EPA-Sponsored Study Calls for State, Local Governments To Adopt Water Metering in Multi-Housing Properties

JULY 21, 2004 -- Boulder, Colo.--A new study sponsored by the U.S. Environmental Protection Agency, the National Apartment Association, the National Multi Housing Council and other groups recommended that submetering be promoted by local and state governments seeking to encourage water savings

A draft copy of the report, "National Multiple Family Submetering and Allocation Billing Program Study," said that submetering was found to achieve statistically significant water savings of 15.3 percent (21.8 gallons per day per unit) compared with properties that included water charges in the rent. The report also said it found no evidence that Ratio Utility Billing Systems (RUBS) reduced water consumption.

"Submetering is a practice that offers documented water savings," said the draft copy of the report. "As such, submetering should be fostered by public policies seeking to encourage water savings, together with appropriate measures to protect the consumer and mitigate its administrative concerns."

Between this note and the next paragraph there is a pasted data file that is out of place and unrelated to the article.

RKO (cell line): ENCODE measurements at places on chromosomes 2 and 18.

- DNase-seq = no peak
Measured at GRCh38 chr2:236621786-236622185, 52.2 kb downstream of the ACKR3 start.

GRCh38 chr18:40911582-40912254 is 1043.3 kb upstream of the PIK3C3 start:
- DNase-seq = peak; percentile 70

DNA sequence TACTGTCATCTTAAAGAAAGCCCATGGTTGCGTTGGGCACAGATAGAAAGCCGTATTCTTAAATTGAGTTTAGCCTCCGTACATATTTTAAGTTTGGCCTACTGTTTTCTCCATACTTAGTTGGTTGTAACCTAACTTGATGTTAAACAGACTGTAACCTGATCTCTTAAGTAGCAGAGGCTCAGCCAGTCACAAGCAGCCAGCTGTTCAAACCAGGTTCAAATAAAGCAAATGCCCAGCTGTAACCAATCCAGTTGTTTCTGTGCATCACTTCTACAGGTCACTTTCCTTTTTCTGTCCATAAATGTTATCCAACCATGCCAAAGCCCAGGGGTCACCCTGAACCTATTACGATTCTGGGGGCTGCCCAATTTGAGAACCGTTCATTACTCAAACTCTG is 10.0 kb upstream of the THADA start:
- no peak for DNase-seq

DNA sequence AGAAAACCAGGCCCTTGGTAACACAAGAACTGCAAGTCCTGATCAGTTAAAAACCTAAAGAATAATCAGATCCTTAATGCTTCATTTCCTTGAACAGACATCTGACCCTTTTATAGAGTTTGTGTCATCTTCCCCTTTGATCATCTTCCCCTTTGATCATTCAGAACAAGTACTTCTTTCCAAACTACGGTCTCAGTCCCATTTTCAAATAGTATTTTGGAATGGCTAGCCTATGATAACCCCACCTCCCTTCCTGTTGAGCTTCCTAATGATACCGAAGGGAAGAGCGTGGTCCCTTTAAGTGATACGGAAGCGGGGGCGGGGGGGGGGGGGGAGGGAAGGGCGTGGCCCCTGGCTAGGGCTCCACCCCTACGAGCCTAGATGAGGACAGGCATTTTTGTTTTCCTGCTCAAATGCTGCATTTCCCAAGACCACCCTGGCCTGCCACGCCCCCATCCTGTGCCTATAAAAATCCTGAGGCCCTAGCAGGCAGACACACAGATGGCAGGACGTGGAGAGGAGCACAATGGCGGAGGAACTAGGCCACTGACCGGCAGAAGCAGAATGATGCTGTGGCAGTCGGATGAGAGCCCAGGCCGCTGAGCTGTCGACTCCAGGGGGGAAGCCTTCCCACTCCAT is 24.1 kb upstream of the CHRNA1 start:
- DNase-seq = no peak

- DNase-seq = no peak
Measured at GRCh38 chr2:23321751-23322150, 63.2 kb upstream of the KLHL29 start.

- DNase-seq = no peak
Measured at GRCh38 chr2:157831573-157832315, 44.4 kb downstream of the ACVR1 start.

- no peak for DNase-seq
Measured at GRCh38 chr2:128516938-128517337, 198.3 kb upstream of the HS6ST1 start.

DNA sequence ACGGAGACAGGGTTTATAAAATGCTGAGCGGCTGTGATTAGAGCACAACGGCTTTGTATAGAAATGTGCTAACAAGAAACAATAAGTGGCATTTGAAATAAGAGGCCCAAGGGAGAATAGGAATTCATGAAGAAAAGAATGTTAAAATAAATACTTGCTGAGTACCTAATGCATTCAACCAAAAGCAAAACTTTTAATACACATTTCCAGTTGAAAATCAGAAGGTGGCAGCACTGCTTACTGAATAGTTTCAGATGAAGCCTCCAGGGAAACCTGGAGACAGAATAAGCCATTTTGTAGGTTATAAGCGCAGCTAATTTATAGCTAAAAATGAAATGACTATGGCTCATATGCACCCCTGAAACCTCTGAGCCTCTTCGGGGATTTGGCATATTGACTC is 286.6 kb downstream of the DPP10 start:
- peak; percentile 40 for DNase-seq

The report recommended state and local governments establish the legal framework and statutory language for all forms of multi-housing billing systems "in lieu of a patchwork of state agency administrative actions."

It also suggested that all new multi-housing construction provide for the means to measure water usage in each unit.

One of the report's policies recommendations for water and wastewater utilities was that the initiation of any water-billing system in pre-1995 multi-housing should be accompanied by complete plumbing-fixture upgrades to save water.

A total of 7,942 properties responded to the study. The study was prepared by Aquacraft Inc. Water Engineering and Management, the National Research Center Inc., Potomac Resources Inc., the University of California at Berkeley and an economist.

Sponsors of the study also included a number of cities, including Austin, Texas, Phoenix and Portland, Ore.; water authorities; and public utilities.